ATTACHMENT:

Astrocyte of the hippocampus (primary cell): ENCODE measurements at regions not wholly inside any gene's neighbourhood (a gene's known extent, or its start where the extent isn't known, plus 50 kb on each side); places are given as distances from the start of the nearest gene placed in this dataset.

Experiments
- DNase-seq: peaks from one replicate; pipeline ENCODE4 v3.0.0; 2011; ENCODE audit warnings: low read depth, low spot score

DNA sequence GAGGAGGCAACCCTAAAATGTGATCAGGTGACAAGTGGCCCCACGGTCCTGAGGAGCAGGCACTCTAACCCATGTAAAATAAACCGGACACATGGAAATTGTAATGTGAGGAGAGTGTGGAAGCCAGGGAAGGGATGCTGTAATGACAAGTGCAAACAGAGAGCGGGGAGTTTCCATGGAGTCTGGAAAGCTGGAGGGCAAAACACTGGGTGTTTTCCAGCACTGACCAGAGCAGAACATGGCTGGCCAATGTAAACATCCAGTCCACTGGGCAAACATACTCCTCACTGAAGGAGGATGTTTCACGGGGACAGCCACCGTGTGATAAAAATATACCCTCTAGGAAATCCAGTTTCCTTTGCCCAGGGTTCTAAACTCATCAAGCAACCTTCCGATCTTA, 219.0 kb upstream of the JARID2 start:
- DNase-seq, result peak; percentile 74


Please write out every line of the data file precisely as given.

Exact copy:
Astrocyte of the hippocampus (primary cell): ENCODE measurements at regions not wholly inside any gene's neighbourhood (a gene's known extent, or its start where the extent isn't known, plus 50 kb on each side); places are given as distances from the start of the nearest gene placed in this dataset.

Experiments
- DNase-seq: peaks from one replicate; pipeline ENCODE4 v3.0.0; 2011; ENCODE audit warnings: low read depth, low spot score

DNA sequence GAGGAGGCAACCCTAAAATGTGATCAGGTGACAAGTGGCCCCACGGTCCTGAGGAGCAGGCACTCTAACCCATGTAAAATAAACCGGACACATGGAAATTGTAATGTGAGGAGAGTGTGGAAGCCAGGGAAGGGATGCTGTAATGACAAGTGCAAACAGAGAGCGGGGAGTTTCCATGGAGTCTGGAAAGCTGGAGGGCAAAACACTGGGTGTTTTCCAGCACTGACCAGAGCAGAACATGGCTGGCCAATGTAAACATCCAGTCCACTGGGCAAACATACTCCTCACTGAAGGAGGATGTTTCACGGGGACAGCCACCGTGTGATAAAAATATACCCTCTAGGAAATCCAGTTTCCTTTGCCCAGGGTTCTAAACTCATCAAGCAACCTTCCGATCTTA, 219.0 kb upstream of the JARID2 start:
- DNase-seq, result peak; percentile 74